Majority in Legislature push for plan to ensure that 55,000 Oregonians have health care coverage

A House bill would create a new plan to cover a portion of those who no longer qualify for Medicaid coverage

By: - March 1, 2022 12:22 pm
An ambulance outside Oregon Health & Science University's emergency department.

Emergency rooms, like the one at Oregon Health & Science University, end up boarding mental health patients who have no where else to go. (Christine Torres Hicks/OHSU)

Democratic lawmakers, union leaders, some health care advocates and the Oregon Health Authority are pushing a proposal to keep tens of thousands of Oregonians who risk losing free Medicaid coverage on a health care plan.

Without the plan, authorities worry that more people will be without insurance and in turn delay or avoid medical care. Untreated medical conditions can result in more costly care later that is often borne by hospitals and other medical care providers as charity care.

House Bill 4035 would create a new insurance plan for low-income people who get booted off Medicaid when the federal public health emergency over the pandemic ends. That’s due to happen in mid-April, but it could be extended another 90 days. “We do not know when the public health emergency will end,” Jeremy Vandehey, the Oregon Health Authority’s director of health policy and analytics, recently told the House Health Care Committee.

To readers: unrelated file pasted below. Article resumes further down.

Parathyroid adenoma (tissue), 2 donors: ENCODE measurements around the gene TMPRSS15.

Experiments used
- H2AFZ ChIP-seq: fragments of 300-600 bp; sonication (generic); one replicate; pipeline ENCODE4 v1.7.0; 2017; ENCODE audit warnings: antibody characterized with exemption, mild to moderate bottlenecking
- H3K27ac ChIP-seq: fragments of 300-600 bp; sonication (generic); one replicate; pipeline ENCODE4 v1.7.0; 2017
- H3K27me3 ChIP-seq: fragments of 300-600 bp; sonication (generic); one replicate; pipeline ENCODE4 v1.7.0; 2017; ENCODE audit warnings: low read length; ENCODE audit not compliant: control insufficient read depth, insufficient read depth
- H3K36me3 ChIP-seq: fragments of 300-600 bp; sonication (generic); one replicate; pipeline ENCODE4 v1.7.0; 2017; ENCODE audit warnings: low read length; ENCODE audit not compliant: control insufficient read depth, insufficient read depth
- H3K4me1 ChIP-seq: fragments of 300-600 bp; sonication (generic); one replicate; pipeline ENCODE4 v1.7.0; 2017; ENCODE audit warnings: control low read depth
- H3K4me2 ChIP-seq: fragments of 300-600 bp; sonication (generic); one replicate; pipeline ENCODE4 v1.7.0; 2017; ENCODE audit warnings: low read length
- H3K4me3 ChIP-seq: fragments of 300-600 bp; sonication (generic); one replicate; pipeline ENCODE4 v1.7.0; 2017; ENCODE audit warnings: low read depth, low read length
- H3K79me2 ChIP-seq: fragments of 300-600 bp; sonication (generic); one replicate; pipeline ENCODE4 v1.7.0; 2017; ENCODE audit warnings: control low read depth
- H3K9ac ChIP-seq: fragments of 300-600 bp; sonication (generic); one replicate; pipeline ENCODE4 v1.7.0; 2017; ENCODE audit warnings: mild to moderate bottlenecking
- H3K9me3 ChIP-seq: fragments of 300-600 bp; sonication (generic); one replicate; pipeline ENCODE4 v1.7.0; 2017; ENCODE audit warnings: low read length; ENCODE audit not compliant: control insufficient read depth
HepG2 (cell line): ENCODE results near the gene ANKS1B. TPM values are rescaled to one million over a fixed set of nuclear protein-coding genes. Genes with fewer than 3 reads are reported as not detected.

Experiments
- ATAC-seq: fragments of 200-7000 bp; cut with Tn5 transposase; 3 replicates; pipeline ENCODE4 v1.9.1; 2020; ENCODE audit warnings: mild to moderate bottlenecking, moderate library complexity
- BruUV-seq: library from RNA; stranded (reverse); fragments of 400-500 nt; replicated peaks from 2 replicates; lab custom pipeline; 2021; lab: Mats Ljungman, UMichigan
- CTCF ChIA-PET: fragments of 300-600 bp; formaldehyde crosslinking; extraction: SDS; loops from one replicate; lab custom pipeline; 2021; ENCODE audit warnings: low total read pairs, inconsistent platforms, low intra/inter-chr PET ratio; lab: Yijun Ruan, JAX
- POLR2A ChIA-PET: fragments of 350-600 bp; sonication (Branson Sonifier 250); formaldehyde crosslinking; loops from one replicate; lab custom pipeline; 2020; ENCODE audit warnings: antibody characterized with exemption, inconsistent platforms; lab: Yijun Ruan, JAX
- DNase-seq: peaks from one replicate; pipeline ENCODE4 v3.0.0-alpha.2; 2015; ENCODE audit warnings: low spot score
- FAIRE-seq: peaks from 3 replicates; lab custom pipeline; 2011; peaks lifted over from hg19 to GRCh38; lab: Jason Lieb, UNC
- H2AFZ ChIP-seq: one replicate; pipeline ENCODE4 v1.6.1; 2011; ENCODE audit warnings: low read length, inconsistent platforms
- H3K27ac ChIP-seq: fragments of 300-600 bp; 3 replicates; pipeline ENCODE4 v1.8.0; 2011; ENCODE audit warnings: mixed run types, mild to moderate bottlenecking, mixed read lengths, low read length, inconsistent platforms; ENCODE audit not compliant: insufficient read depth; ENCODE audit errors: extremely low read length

The agency estimates that when the public health emergency ends, 300,000 people who rely on the Oregon Health Plan, the state’s version of Medicaid, will no longer qualify for coverage because they earn too much. The plan covers people who earn up to 138% of the federal poverty level – $18,750 a year for an individual and $39,300 for a family of four.

When the pandemic started and the public health emergency was declared in 2020, states had the option to keep everyone on Medicaid, despite any change in their income, and receive extra federal funding if they did. As a result, Medicaid enrollment increased 30%. Currently, 1.4 million residents – one in three – are covered by the Oregon Health Plan. 

When the public health emergency ends, the state will have 12 months to assess who is qualified under federal rules to remain on Medicaid, removing those who are no longer eligible. That will create a pool of uninsured Oregonians, state officials said.